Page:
Sole Trader As A Business Structure


Sole Trader /Proprietorship as a Trading Structure

“Sole trader/proprietorship” as a business structure consists of one person owning both legally and beneficially the assets of the business or venture generating the income. Sole trader/ proprietorship is obviously the simplest of business structures, and for many businesses this structure represents the most efficient and “tax effective” manner in which to conduct their affairs.

As sole trader/proprietorship is viewed as an “individual” for taxation purposes:


  • Income and gains associated with the business may be grouped and offset against losses from other activities (bearing in mind that capital losses may not be offset against revenue income, even at the individual level)
  • Revenue and capital losses may be carried forward indefinitely, without the need to satisfy any additional tests (such as the “same business test” applying to companies)
  • The individual will qualify for the “50% CGT discount” on capital gains made on capital assets held for more than 12 months
  • The individual may qualify for the various CGT small business concessions in respect of his or her “active assets”. Furthermore, there is no risk that part or all of the benefit of any of the CGT small business concessions will be recaptured as a result of being distributed to the individual through an intermediate business structure (as may be the case in relation to companies and unit trusts).

Sole proprietorship has the additional benefit of being very simple to administer. Only a single tax return is required, disclosing both the individual’s “personal” and “business” income tax affairs (although various supplementary schedules will generally need to be completed).

There are no mandatory reporting obligations to bodies such as the Australian Securities & Investments Commission (ASIC), nor state Corporate and Business Affairs Offices (unless the individual has a registered business name or requires one or more licences issued by a State or Federal authority).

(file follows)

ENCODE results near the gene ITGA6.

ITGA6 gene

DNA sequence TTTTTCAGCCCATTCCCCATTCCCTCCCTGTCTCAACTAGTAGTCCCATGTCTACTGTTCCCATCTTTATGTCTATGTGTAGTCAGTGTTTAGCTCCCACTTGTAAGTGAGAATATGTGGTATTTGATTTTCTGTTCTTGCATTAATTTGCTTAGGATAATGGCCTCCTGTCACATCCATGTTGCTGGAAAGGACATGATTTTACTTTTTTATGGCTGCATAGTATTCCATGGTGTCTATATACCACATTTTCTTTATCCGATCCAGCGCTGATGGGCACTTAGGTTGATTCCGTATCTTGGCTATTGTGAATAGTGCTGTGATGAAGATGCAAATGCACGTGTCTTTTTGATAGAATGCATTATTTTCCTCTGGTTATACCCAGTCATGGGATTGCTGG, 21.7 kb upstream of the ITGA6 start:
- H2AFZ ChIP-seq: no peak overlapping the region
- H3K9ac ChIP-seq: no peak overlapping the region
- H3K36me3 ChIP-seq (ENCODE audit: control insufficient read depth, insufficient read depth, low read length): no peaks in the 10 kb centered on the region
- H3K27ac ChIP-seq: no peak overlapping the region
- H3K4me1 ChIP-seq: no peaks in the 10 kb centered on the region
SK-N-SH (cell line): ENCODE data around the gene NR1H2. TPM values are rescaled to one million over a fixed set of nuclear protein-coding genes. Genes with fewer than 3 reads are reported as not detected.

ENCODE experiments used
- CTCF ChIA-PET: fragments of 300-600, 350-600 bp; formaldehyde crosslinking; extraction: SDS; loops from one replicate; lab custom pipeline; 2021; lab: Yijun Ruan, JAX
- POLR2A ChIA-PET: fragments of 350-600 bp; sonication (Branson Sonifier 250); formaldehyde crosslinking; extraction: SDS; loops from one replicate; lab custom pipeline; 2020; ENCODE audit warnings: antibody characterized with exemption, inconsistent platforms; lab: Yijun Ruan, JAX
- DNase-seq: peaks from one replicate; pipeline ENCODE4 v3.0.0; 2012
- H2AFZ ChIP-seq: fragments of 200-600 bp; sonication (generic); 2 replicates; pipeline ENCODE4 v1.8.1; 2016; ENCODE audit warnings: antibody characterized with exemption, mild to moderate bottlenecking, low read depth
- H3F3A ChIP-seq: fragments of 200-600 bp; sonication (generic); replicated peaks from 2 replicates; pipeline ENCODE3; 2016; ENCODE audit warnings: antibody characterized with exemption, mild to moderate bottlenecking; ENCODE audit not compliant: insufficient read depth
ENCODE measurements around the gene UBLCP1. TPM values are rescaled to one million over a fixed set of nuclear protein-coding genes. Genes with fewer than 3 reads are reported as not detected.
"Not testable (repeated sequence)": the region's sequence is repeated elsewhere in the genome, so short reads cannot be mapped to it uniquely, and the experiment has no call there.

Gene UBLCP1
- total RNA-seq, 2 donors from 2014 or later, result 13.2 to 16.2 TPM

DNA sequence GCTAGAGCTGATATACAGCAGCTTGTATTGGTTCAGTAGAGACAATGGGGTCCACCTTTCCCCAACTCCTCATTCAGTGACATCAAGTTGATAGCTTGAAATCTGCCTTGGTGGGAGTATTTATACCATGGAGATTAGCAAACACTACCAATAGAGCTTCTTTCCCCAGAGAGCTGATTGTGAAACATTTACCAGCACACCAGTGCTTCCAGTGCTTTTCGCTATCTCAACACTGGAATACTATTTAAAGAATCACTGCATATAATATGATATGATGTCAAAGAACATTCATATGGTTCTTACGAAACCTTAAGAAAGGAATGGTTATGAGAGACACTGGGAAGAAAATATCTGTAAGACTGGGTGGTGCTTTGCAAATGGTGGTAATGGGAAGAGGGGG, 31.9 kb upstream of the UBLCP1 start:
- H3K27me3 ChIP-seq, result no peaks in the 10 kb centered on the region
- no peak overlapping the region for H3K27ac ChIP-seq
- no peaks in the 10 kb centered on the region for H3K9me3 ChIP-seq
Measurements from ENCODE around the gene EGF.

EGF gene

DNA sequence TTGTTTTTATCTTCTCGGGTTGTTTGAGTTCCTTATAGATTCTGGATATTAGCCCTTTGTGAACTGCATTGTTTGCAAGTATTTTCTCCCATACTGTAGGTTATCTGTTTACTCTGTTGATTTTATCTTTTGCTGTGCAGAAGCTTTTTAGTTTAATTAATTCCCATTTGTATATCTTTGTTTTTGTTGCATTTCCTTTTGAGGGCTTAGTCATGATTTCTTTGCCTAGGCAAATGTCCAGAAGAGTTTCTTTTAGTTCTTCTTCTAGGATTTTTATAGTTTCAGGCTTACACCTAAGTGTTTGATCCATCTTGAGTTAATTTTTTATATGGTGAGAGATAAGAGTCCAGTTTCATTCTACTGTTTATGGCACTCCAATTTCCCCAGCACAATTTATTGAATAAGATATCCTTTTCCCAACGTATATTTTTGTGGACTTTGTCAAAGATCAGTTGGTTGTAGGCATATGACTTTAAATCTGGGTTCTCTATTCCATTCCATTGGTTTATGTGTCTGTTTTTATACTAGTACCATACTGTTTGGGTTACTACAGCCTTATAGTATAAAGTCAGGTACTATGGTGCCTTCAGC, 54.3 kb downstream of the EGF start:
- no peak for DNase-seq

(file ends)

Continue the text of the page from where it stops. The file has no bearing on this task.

These comments should not be read as implying that a “sole proprietor” may not be conducting a complex business. However, sole proprietorship remains relatively free from “administrative overhead” when compared to other business structure options.


Unfavourable aspects of an individual trading as a sole proprietor.

  • A significant drawback from carrying on a business as a sole proprietor is that the businessperson is exposed in an unlimited way to the risks associated with carrying on the business. Moreover, any personal or investment assets (such as the family home) that are held directly by the individual are also exposed in an unlimited way to those same business risks. Exposure to these risks can hamper the taking of calculated business risks, and therefore stifle otherwise valuable economic activity.
  • The individual will be subject to tax on the business income at their personal marginal rate.
  • A sole proprietor may have reporting and general ethical obligations to certain government, professional or trade bodies.
  • An individual carrying on business as a sole proprietor should ensure that they do not also hold their investment assets directly, i.e. that their investment assets are held through an investment structure that provides at least some degree of “asset protection” against their personal business risks. In this regard, one of the simplest forms of an investment asset protection structure is the “complying superannuation fund”.

Forsyths has extensive experience in small business and should be consulted to assist with enabling business to be correctly established.

Partnership Company Trust Income Tax Business Ladder